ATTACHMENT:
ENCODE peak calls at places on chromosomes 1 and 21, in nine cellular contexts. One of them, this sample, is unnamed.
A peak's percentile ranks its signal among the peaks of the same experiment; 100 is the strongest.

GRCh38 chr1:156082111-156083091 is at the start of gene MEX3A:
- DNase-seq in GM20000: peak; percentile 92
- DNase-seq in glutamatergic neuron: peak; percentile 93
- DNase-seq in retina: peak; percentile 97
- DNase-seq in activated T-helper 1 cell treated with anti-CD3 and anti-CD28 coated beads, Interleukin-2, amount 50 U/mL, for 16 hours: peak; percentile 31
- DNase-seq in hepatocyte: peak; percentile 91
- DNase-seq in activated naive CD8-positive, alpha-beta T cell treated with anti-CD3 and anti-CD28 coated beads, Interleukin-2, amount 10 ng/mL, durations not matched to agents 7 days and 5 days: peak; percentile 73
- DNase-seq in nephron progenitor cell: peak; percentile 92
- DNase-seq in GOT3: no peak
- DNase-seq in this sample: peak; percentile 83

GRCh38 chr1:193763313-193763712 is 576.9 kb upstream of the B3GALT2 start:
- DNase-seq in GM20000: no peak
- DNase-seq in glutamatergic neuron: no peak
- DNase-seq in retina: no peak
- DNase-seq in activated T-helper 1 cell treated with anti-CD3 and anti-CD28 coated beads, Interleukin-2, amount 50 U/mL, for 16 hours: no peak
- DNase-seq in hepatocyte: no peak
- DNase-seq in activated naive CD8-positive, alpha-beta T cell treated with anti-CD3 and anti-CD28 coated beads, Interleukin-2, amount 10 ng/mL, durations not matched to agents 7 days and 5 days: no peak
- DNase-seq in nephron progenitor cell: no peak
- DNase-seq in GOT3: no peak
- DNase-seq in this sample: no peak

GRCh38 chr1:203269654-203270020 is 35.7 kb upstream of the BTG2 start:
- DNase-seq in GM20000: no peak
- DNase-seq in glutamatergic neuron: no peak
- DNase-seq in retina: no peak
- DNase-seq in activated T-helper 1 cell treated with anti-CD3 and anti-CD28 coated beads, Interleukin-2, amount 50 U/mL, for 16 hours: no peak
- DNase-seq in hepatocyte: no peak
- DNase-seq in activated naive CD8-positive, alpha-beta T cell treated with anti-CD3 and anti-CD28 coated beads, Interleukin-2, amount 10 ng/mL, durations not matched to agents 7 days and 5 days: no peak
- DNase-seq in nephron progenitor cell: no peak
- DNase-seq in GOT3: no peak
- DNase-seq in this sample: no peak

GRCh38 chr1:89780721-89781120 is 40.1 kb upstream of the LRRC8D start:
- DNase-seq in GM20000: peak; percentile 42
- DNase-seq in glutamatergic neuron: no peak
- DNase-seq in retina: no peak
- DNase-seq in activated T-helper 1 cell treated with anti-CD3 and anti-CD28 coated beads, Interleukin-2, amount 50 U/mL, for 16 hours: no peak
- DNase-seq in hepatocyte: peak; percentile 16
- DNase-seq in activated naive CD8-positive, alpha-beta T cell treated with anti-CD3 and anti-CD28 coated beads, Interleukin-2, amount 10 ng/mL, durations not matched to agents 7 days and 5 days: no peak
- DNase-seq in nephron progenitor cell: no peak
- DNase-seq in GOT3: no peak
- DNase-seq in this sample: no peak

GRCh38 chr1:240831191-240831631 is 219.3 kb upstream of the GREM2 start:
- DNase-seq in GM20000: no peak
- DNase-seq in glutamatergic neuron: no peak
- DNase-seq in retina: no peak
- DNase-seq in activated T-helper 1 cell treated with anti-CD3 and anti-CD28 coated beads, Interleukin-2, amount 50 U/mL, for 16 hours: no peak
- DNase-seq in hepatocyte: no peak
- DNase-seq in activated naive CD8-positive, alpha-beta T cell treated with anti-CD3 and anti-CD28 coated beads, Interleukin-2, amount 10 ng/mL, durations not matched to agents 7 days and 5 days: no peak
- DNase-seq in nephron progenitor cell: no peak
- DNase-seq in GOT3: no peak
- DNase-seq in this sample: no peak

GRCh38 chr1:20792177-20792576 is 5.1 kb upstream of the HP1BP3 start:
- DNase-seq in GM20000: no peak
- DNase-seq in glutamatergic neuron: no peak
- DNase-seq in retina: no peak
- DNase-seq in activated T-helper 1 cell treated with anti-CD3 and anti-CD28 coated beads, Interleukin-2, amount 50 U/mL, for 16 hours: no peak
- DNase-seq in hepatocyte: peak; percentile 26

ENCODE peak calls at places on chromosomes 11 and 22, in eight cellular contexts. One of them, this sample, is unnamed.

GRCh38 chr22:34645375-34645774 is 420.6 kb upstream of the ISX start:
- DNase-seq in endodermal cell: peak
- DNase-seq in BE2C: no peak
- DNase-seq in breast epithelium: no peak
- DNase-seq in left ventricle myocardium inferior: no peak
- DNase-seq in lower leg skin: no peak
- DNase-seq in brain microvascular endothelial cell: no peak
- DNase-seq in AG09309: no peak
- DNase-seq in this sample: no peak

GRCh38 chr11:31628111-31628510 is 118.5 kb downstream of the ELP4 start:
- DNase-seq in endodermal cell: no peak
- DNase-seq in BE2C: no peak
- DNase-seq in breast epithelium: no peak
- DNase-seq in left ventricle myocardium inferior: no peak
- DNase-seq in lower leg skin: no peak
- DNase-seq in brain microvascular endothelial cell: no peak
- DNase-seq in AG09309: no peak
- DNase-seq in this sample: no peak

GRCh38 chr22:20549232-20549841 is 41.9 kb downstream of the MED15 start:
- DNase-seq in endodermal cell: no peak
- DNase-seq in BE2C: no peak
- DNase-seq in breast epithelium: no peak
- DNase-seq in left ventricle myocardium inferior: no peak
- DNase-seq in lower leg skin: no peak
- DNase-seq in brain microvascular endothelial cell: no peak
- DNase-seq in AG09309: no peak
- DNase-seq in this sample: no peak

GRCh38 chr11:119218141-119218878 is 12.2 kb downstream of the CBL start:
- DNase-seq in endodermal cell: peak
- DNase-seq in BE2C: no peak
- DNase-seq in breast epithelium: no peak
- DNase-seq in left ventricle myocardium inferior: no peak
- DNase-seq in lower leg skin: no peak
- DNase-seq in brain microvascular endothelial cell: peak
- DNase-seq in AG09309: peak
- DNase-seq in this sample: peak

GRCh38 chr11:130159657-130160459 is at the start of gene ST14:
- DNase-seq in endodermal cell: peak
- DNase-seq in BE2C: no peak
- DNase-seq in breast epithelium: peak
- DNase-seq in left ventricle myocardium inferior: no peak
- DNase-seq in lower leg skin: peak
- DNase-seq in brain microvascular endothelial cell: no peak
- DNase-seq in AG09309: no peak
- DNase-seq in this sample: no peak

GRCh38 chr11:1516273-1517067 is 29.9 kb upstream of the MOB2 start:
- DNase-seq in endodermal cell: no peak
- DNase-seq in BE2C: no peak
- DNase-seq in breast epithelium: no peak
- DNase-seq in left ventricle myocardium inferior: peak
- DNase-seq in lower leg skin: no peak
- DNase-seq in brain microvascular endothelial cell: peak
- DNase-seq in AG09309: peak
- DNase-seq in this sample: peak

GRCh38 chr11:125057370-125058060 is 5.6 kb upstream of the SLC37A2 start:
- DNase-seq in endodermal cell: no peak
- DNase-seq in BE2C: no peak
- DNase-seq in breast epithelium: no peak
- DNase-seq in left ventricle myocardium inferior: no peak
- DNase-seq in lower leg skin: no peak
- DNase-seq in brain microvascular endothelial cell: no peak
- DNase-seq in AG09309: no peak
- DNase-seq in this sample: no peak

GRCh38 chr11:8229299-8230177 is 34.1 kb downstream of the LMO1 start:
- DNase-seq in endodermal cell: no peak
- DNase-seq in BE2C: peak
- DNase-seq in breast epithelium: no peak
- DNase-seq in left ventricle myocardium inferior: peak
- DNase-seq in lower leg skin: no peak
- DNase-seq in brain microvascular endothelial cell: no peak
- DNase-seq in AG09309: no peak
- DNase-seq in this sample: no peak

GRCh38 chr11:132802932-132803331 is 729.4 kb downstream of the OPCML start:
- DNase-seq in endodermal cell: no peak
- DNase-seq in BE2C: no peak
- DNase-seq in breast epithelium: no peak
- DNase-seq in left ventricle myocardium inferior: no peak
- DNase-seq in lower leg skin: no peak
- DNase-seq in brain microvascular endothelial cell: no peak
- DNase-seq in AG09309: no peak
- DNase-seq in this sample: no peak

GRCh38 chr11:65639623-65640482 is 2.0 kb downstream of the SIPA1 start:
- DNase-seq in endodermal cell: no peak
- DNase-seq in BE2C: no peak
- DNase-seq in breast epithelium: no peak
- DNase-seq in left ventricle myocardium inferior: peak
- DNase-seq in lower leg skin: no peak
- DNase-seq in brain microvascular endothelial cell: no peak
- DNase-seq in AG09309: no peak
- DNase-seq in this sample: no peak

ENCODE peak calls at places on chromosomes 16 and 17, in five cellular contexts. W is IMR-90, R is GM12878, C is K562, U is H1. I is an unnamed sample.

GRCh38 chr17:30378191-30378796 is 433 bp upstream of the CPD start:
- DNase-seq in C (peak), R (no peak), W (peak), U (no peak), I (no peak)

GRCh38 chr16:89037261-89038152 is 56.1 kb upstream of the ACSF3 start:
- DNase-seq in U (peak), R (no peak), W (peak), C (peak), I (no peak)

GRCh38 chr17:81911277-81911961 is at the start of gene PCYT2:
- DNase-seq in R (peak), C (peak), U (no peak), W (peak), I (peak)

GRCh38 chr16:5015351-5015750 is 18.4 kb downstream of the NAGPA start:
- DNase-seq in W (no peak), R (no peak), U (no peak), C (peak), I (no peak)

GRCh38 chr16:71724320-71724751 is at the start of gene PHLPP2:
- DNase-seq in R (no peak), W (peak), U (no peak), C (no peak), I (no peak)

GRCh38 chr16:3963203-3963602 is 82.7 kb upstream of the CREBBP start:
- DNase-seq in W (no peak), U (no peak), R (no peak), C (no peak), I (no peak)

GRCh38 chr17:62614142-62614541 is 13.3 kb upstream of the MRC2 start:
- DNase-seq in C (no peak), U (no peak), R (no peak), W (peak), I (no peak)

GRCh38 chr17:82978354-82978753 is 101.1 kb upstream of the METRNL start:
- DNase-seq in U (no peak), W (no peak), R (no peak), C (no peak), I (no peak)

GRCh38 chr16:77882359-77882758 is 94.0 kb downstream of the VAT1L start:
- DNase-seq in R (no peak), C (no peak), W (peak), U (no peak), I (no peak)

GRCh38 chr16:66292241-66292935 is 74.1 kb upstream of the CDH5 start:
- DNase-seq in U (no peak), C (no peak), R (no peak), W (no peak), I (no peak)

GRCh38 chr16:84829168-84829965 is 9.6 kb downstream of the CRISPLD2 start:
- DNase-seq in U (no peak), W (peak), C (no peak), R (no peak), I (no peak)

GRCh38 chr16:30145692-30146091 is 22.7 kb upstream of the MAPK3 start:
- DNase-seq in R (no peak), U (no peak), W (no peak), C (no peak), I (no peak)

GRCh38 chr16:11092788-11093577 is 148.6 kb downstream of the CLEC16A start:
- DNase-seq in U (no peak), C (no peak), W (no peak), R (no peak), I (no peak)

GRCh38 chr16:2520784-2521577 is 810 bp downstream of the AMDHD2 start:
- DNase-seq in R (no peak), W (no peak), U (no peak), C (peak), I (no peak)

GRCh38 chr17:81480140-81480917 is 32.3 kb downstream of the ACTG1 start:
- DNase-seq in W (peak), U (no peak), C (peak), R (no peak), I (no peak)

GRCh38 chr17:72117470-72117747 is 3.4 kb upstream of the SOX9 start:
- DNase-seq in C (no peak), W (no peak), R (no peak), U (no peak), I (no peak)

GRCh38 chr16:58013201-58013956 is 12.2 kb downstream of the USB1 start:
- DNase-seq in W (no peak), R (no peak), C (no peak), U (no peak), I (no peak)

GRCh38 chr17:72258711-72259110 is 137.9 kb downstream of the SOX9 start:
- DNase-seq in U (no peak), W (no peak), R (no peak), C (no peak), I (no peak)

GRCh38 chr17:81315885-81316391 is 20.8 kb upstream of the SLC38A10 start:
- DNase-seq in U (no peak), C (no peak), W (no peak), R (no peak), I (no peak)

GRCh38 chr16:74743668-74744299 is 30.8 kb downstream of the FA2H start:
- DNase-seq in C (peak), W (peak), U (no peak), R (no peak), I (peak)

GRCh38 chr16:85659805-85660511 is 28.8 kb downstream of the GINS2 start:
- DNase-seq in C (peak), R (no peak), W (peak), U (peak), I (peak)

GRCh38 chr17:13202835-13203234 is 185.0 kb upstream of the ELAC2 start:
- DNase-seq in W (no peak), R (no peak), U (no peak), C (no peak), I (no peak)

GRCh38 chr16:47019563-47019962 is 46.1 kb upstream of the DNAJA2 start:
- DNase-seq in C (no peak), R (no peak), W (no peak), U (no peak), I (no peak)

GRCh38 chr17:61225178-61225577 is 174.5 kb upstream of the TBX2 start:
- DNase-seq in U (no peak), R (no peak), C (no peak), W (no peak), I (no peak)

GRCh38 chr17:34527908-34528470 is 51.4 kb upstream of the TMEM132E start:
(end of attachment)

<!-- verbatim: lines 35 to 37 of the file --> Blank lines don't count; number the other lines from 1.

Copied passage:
- DNase-seq in glutamatergic neuron: no peak
- DNase-seq in retina: no peak
- DNase-seq in activated T-helper 1 cell treated with anti-CD3 and anti-CD28 coated beads, Interleukin-2, amount 50 U/mL, for 16 hours: no peak